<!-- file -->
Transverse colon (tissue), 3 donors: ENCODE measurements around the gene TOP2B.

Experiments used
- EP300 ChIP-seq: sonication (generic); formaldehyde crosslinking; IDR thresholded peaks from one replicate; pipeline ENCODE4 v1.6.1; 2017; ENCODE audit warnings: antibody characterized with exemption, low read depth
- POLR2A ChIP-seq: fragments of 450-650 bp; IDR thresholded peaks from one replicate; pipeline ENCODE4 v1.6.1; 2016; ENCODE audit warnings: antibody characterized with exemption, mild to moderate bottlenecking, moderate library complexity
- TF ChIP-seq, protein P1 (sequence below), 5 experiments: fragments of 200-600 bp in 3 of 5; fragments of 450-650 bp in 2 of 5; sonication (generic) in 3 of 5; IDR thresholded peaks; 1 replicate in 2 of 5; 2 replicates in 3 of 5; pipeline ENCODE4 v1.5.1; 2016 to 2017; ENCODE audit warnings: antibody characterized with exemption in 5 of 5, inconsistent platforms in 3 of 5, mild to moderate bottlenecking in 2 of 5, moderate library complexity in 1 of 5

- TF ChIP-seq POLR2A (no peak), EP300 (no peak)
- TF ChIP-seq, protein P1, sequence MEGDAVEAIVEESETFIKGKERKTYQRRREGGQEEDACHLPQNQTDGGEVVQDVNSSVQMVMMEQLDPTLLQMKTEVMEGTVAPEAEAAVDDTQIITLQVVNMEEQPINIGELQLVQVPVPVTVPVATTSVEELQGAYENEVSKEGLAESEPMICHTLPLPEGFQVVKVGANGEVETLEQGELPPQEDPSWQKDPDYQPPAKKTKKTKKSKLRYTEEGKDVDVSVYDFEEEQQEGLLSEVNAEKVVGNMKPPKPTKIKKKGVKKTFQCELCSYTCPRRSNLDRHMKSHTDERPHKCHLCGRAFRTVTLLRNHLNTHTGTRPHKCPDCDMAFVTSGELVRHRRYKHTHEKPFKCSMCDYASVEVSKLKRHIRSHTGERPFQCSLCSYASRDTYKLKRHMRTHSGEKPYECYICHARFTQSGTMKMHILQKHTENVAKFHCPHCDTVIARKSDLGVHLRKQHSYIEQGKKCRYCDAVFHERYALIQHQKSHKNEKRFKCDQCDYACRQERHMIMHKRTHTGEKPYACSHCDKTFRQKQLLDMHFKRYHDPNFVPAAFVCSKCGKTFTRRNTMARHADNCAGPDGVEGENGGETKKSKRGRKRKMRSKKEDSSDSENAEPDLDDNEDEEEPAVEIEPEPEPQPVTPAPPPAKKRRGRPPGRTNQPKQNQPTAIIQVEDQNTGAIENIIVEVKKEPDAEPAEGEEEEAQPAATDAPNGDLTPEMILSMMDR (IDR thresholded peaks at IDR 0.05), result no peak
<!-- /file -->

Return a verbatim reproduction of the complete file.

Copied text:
Transverse colon (tissue), 3 donors: ENCODE measurements around the gene TOP2B.

Experiments used
- EP300 ChIP-seq: sonication (generic); formaldehyde crosslinking; IDR thresholded peaks from one replicate; pipeline ENCODE4 v1.6.1; 2017; ENCODE audit warnings: antibody characterized with exemption, low read depth
- POLR2A ChIP-seq: fragments of 450-650 bp; IDR thresholded peaks from one replicate; pipeline ENCODE4 v1.6.1; 2016; ENCODE audit warnings: antibody characterized with exemption, mild to moderate bottlenecking, moderate library complexity
- TF ChIP-seq, protein P1 (sequence below), 5 experiments: fragments of 200-600 bp in 3 of 5; fragments of 450-650 bp in 2 of 5; sonication (generic) in 3 of 5; IDR thresholded peaks; 1 replicate in 2 of 5; 2 replicates in 3 of 5; pipeline ENCODE4 v1.5.1; 2016 to 2017; ENCODE audit warnings: antibody characterized with exemption in 5 of 5, inconsistent platforms in 3 of 5, mild to moderate bottlenecking in 2 of 5, moderate library complexity in 1 of 5

- TF ChIP-seq POLR2A (no peak), EP300 (no peak)
- TF ChIP-seq, protein P1, sequence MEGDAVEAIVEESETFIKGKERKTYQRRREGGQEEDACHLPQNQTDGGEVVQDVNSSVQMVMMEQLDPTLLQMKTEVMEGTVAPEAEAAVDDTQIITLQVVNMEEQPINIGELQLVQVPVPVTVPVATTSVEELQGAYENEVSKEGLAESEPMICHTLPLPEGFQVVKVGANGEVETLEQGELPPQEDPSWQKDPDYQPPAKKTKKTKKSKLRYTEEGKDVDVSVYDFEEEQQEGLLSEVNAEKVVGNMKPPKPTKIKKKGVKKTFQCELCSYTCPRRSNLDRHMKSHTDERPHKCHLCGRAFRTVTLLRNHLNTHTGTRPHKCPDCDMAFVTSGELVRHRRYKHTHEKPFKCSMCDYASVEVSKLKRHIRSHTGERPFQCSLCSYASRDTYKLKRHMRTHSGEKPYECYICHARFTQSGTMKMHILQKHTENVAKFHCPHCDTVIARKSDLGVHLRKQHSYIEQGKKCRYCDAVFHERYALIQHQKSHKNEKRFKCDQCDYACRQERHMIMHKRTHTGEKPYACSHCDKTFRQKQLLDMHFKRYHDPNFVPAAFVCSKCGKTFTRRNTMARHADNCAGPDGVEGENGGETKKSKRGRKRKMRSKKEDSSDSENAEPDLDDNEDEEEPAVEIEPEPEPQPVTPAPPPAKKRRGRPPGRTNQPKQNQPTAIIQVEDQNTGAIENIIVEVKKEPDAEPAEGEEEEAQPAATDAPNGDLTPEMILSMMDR (IDR thresholded peaks at IDR 0.05), result no peak